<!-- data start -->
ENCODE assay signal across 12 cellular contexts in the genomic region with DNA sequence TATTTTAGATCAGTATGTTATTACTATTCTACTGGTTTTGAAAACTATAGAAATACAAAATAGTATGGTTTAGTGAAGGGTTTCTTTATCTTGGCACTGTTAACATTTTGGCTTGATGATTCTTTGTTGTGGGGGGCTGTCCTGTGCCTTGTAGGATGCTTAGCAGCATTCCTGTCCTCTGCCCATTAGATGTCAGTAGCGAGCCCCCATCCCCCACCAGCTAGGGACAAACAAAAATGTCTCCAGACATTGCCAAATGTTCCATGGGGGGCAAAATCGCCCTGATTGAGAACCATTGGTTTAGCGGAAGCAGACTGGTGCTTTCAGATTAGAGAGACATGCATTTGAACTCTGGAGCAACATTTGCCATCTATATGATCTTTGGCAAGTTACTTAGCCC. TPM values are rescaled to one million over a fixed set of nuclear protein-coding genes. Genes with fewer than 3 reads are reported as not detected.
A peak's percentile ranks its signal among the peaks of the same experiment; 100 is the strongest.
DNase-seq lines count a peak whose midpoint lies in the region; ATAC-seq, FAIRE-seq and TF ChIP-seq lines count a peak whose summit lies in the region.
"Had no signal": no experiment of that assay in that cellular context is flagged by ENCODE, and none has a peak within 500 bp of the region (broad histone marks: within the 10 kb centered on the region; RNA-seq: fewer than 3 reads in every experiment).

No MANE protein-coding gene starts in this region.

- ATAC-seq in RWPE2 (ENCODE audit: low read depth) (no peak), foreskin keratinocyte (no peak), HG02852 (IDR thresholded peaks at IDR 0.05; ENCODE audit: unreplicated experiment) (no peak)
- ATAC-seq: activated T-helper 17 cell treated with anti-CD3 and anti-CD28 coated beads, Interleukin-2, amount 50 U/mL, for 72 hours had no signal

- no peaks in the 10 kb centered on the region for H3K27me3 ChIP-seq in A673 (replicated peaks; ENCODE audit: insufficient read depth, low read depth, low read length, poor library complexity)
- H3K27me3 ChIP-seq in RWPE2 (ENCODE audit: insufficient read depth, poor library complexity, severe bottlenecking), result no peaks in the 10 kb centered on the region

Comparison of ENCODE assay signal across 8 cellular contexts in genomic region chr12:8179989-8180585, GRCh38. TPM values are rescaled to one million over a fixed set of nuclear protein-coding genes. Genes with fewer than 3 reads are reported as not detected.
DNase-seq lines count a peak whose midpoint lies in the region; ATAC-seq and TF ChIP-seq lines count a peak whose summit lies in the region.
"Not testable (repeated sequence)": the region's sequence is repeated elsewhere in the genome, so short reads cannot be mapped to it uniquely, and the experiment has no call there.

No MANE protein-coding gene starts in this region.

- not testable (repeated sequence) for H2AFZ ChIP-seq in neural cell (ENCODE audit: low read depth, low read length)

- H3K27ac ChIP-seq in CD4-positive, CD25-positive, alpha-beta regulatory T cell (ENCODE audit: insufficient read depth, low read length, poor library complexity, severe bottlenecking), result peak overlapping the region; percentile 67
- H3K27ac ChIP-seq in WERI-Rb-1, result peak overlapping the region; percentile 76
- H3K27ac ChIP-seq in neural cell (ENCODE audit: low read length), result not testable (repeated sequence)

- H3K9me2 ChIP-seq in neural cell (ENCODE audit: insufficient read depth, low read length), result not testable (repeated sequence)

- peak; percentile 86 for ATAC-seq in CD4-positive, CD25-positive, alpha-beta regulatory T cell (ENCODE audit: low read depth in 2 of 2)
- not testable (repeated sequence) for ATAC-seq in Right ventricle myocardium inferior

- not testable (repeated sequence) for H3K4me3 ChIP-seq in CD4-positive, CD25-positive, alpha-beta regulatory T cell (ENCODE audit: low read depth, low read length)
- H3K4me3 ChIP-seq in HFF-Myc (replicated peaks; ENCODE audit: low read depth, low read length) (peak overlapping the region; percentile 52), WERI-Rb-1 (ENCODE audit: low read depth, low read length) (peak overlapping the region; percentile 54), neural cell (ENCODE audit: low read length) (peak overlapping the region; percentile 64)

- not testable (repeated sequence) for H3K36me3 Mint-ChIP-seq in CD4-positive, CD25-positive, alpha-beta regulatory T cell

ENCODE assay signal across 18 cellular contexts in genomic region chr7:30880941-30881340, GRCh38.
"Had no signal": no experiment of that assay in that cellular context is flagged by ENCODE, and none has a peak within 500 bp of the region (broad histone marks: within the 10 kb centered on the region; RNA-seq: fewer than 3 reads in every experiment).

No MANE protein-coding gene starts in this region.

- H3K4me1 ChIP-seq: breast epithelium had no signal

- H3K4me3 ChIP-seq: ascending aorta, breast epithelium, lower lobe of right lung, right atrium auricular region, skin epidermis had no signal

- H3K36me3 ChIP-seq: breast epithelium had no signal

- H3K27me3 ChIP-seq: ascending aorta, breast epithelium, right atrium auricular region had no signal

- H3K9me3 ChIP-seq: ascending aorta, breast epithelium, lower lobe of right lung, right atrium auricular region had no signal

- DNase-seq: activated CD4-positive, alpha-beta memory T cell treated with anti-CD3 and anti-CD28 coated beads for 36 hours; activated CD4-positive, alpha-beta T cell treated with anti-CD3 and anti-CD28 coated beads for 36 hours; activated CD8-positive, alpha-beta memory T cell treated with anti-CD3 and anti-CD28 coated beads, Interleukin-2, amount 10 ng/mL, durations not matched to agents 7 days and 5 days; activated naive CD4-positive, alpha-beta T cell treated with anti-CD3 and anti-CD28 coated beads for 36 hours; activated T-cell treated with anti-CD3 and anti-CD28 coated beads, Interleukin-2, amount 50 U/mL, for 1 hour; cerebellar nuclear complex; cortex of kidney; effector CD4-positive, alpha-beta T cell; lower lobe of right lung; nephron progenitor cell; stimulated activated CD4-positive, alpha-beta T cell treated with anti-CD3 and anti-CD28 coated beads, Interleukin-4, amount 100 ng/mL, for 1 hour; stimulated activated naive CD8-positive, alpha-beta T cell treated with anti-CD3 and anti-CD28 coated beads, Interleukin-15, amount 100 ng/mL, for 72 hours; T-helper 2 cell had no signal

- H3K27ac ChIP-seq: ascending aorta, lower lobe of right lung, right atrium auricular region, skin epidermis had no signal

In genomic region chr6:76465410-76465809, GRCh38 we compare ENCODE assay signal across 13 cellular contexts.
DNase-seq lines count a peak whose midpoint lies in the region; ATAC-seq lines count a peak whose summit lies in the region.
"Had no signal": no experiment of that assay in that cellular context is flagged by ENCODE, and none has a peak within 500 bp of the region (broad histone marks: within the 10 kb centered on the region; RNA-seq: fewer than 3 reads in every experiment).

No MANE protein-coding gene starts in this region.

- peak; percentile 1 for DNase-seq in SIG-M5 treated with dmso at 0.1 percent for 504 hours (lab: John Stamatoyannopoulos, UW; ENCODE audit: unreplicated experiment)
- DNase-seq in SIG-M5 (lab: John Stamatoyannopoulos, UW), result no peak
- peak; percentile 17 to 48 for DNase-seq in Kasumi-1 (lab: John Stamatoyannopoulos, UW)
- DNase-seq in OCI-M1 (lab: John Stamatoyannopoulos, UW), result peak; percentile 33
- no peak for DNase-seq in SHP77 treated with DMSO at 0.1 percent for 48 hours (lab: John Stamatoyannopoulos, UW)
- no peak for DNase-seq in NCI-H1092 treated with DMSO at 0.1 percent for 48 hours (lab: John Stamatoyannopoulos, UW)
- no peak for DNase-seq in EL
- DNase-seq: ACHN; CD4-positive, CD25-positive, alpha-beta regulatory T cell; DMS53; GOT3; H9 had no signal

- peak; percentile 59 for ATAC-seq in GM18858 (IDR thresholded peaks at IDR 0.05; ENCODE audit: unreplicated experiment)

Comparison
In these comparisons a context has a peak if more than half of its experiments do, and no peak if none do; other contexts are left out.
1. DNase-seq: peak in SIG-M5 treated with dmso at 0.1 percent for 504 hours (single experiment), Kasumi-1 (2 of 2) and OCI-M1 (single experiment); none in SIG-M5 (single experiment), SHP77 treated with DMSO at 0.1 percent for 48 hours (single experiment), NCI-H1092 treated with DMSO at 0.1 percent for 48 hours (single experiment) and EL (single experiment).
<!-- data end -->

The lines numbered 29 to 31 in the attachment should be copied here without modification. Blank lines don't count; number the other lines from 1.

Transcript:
- H3K36me3 ChIP-seq: breast epithelium had no signal

- H3K27me3 ChIP-seq: ascending aorta, breast epithelium, right atrium auricular region had no signal

- H3K9me3 ChIP-seq: ascending aorta, breast epithelium, lower lobe of right lung, right atrium auricular region had no signal